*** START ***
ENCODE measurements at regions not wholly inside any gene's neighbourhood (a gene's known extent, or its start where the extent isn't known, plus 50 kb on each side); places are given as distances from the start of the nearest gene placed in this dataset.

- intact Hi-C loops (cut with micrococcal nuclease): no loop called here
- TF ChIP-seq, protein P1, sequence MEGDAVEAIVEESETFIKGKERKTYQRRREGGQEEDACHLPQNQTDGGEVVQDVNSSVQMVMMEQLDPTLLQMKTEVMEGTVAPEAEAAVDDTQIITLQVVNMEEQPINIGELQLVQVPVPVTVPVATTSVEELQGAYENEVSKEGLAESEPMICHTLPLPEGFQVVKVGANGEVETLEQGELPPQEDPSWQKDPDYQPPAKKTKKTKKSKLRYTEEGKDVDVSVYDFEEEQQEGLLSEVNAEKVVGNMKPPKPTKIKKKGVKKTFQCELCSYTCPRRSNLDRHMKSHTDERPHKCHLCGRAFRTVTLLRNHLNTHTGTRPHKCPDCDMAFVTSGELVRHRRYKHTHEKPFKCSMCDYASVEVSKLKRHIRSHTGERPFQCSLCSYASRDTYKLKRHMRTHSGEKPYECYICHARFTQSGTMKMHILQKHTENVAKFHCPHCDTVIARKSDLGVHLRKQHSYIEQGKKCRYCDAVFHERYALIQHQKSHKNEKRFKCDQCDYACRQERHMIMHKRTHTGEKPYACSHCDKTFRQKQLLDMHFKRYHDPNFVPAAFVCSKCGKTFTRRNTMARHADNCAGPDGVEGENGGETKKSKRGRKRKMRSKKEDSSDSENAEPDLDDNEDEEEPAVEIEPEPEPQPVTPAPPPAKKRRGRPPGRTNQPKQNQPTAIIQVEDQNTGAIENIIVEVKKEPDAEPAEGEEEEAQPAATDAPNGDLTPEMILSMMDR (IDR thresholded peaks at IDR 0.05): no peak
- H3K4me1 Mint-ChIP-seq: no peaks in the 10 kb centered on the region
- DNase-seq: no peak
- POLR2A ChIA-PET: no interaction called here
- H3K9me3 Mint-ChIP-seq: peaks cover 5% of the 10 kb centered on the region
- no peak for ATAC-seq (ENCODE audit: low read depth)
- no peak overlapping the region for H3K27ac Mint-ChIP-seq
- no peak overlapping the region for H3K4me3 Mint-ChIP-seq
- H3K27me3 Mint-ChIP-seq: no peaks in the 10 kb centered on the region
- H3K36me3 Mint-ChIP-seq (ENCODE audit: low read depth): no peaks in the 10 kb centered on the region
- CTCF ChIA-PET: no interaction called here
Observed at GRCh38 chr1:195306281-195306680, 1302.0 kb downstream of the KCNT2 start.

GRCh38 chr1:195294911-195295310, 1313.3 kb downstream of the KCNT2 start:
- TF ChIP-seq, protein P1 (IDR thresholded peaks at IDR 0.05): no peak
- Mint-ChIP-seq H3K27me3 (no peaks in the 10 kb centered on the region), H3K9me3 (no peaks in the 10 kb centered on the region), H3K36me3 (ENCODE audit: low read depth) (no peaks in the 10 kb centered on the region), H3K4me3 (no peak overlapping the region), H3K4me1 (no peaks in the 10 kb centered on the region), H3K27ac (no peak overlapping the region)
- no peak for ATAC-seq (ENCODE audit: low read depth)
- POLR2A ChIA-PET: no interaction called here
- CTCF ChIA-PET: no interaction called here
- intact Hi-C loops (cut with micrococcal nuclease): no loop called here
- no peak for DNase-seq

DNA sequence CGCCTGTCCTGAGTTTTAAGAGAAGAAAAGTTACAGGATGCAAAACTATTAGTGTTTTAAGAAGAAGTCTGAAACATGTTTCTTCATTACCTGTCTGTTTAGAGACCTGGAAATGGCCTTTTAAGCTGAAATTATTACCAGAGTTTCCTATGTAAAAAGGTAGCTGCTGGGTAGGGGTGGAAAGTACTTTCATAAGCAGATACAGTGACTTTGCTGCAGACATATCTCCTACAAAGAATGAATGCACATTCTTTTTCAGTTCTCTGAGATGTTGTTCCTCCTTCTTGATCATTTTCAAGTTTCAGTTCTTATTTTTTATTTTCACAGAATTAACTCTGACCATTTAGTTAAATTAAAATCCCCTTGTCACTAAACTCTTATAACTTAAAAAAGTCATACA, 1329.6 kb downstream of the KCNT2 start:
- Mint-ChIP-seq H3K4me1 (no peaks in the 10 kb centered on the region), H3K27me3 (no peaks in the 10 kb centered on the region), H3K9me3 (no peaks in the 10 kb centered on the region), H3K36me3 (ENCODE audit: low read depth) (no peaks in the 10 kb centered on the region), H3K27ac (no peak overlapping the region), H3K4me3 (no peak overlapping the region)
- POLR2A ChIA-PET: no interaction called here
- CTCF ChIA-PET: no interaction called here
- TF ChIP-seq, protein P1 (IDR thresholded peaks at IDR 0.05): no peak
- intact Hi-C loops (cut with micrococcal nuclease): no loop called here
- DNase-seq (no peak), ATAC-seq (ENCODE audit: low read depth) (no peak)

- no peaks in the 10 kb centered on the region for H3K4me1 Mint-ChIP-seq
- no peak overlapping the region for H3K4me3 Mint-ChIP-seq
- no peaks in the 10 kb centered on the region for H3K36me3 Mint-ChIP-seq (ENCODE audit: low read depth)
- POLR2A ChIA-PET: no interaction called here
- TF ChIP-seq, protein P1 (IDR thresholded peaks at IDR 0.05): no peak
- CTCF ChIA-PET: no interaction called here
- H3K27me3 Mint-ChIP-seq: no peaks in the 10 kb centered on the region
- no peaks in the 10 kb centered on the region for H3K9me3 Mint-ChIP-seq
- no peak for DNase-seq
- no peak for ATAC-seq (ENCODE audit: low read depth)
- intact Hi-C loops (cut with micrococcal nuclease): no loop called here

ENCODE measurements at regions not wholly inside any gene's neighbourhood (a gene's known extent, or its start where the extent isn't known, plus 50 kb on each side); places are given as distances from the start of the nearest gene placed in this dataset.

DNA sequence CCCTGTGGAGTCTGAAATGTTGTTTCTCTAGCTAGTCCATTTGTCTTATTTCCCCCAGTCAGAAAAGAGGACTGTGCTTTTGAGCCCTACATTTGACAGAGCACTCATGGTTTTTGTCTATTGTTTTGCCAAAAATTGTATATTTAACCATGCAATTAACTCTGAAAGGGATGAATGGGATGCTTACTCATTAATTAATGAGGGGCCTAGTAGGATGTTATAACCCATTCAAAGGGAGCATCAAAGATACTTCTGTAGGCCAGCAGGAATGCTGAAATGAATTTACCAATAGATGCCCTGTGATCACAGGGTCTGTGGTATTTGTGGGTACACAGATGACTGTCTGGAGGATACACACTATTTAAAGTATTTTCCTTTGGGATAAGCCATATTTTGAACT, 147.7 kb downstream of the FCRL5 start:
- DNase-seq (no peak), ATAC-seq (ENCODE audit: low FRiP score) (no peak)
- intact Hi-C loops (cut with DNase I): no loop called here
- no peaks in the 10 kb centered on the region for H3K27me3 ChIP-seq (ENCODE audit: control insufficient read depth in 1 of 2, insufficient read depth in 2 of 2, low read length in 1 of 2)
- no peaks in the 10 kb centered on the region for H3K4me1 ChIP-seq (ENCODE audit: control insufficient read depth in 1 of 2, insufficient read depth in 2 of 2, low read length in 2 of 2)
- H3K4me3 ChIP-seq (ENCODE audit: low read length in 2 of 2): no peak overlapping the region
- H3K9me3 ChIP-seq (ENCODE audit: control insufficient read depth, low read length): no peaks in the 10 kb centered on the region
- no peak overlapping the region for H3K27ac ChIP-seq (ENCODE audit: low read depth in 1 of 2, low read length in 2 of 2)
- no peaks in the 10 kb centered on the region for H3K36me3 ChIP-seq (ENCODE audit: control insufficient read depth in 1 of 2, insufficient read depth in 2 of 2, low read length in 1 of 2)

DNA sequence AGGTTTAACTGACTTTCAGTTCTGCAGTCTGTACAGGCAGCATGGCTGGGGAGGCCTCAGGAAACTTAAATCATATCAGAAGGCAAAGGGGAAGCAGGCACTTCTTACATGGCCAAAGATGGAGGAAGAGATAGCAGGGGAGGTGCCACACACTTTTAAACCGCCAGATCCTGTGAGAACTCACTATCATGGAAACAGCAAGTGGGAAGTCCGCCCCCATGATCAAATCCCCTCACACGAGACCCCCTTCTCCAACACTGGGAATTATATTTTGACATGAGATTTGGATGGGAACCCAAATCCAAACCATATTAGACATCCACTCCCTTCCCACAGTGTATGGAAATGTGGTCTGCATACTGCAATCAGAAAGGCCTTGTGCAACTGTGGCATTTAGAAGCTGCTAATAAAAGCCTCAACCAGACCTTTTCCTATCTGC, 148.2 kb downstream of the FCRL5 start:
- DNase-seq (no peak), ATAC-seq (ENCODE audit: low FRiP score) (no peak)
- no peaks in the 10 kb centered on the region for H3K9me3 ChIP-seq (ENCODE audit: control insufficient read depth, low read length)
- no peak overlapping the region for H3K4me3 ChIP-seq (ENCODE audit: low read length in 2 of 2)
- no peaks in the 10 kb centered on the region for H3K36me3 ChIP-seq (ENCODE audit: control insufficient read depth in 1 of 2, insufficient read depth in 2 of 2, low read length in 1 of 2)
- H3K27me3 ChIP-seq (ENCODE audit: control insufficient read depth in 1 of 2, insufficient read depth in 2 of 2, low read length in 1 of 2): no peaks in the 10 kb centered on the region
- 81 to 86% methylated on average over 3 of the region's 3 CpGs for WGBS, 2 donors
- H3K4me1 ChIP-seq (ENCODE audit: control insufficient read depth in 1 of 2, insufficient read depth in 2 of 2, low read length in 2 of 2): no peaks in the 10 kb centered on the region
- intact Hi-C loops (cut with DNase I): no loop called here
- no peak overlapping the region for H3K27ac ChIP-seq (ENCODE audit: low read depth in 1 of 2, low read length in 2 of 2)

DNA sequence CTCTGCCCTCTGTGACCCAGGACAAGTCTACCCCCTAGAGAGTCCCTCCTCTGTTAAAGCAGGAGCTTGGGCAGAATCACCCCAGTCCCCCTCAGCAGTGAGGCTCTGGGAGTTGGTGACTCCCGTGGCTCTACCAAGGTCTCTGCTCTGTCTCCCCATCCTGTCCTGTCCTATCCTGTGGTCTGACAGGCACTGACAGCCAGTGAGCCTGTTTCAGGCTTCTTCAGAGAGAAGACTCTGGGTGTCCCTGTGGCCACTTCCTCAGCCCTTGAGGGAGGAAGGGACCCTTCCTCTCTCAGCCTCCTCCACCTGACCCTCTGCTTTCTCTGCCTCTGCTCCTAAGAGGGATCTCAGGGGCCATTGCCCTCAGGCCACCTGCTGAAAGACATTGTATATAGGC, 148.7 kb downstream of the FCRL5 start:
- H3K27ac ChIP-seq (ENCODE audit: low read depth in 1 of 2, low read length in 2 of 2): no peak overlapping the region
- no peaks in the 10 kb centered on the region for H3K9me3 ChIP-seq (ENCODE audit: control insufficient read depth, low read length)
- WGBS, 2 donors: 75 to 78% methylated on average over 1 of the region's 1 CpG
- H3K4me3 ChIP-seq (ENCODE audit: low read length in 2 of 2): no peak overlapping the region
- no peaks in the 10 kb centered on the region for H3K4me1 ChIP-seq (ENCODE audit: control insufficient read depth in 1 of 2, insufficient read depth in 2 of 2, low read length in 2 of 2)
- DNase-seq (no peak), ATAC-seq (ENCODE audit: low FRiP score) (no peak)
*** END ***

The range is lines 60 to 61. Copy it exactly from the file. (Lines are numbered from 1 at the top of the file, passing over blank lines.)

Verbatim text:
- no peak overlapping the region for H3K27ac ChIP-seq (ENCODE audit: low read depth in 1 of 2, low read length in 2 of 2)

DNA sequence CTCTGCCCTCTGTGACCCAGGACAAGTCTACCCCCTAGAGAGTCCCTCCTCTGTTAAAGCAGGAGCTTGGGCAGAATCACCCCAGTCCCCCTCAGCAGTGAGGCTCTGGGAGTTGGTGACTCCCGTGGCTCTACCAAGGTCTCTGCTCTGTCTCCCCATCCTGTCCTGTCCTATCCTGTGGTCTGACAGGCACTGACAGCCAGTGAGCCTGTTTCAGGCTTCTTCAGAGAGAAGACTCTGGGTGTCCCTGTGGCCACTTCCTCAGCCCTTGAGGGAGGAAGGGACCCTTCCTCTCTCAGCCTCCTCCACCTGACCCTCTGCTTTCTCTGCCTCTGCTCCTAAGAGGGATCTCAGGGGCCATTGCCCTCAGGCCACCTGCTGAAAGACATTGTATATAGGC, 148.7 kb downstream of the FCRL5 start: